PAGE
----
Interview with Josh Adams, Co-Founder of Secret Level

When talking about the best first-person shooters on the Dreamcast, one that’s guaranteed to come up is Unreal Tournament. While more well-known for the PC version, the Dreamcast port was very well received, scoring a 9.4/10 from both GameSpot and IGN, with IGN even giving it the Editor’s Choice award. The company responsible for porting the game to the Dreamcast was small studio named Secret Level which was founded in 1999 by Jeremy Gordon, Otavio Good, and Josh Adams. I’ve been fortunate enough to score an interview with co-founder and lead developer, Josh Adams, and pick his brain a bit about the game he worked on over a decade ago.

Q: First off, I’d like to thank you for taking the time to answer questions about a game you developed 15 years ago. I’m sure it’s not something you do very often. I’d like to start off with your history in the industry. Prior to Secret Level, what experience did you have in the game development industry?

“I was at a game company started by some friends of mine in Maryland. The company was originally called HyperImage and they worked on a game for the Atari Jaguar which never was released. When I graduated from college, I joined them, we moved to San Francisco, and renamed the company MagicArts.

My first project there was porting Iron and Blood from the Playstation to the Sega Saturn. It was a fantasy fighting game in the Ravenloft universe. That, as well, was never released. Next up, we did two 3D action games for the Playstation – Alien Earth and Yoyo’s Adventure. And guess what? Neither of those were released. At that point, the owners decided to call it quits.”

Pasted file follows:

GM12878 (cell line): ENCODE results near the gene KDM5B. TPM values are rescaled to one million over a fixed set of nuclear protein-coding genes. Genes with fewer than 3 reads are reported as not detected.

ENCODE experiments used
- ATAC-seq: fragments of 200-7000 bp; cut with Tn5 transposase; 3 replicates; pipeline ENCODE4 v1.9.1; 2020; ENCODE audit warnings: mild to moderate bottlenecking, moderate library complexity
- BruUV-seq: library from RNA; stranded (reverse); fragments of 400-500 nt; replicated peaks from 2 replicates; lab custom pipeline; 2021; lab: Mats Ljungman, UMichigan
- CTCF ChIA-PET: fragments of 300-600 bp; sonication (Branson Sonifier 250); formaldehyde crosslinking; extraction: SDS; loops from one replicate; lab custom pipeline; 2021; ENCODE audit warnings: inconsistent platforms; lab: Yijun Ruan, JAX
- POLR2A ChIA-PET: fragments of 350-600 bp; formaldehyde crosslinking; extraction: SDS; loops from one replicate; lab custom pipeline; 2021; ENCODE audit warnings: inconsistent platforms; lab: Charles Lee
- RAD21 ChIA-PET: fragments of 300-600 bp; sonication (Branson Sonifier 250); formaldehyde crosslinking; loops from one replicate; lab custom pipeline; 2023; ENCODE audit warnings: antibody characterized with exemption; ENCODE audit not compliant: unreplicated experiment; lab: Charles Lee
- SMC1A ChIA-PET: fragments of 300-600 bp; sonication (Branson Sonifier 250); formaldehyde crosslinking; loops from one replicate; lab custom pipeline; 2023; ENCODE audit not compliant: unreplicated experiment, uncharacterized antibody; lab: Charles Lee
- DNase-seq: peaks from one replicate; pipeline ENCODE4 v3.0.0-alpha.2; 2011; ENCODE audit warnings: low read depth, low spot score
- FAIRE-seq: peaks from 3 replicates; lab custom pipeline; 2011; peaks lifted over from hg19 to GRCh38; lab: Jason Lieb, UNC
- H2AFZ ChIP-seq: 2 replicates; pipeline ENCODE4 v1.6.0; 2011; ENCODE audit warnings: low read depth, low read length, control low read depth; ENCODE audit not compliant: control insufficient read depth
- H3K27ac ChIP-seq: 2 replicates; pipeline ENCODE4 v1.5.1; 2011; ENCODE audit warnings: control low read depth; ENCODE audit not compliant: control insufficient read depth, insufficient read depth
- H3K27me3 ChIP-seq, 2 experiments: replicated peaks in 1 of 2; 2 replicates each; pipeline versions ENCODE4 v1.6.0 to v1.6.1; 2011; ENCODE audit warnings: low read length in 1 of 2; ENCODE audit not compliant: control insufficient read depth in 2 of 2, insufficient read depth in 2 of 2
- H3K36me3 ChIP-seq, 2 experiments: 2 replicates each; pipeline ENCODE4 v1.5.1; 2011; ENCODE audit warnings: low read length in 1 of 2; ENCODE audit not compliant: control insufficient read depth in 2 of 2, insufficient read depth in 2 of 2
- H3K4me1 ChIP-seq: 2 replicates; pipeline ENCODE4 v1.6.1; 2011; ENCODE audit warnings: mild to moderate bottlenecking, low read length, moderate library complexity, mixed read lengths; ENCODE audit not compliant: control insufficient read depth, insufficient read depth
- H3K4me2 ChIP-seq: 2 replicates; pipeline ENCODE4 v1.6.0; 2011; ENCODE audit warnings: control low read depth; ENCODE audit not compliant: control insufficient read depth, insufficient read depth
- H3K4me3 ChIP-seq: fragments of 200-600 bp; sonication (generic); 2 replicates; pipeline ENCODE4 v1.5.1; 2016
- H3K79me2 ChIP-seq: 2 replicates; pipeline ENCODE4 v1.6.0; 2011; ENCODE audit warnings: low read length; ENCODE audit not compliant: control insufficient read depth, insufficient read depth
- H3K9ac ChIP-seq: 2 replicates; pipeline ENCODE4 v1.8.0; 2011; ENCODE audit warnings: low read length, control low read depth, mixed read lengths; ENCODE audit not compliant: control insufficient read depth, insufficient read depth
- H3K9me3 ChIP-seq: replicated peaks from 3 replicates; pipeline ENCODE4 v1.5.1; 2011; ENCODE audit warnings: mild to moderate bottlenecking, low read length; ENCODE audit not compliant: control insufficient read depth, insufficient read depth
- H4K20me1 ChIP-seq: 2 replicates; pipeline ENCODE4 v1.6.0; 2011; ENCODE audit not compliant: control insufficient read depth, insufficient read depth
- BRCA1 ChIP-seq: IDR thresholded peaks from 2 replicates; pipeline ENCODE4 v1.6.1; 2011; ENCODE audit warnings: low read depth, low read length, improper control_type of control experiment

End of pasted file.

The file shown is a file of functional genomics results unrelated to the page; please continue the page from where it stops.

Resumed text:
Q: Moving on to Secret Level, can you give me a bit of a background on how the company got its start?

“There were four programmers at MagicArts. Three of us (Jeremy Gordon, Otavio Good, and myself) started Secret Level, the other one traveled the world (although he later joined the company). We moved to a better office in downtown San Francisco, and slowly grew the company to over a hundred people. But first, we had to pay some bills, and my first project was an old Windows Wizard style application for a heating company that would generate billing documents from a FoxPro database.”

Q: How did you get the contract to port Unreal Tournament to the Dreamcast?

“Luckily, soon after that heating application was done, we were contacted by Infogrames (soon to be Atari) about porting UT to the Dreamcast. Some folks we knew from the Jaguar days was working with Infogrames, and recommended us to them. Given our company was so small, we didn’t charge much for the job. It was originally scheduled to take less than a year to complete. At some point, we were given some extra time, but I had to add some features to get that time – which is why we have 4 player split screen and decals (bullet holes and explosion burn marks).

It was mostly me doing the programming on it, but for about half of the project I was joined by David Pridie. He, very sadly, passed away during the development of the game. You can see him in the credits.”

Q: Were there any particular challenges you ran into when porting the game? Obviously the Dreamcast had its limitation in comparison to UT’s main platform, the PC.

“Oh there were some challenges! The biggest issue was certainly the memory. The Dreamcast has 16 megs of main memory (with another 8 for video memory and 2 for audio). The min spec PC for UT was 64 megs is I recall, so I had to make some changes! 

My solutions included:
– No female or Skaarj playable characters, as the animation data was a significant user of memory. You could fight some special boss characters in the last 2 levels of the story mode, however (because those levels were limited enough, and one on one, so we could afford the memory).

– Made sure all audio data for a given level fit into 2 megs, and loaded it right into the audio memory. There was no option to swap audio in and out.
– And the same for textures. We had around 5 megs of the 8 megs of video memory available for textures. It all had to fit, no matter what.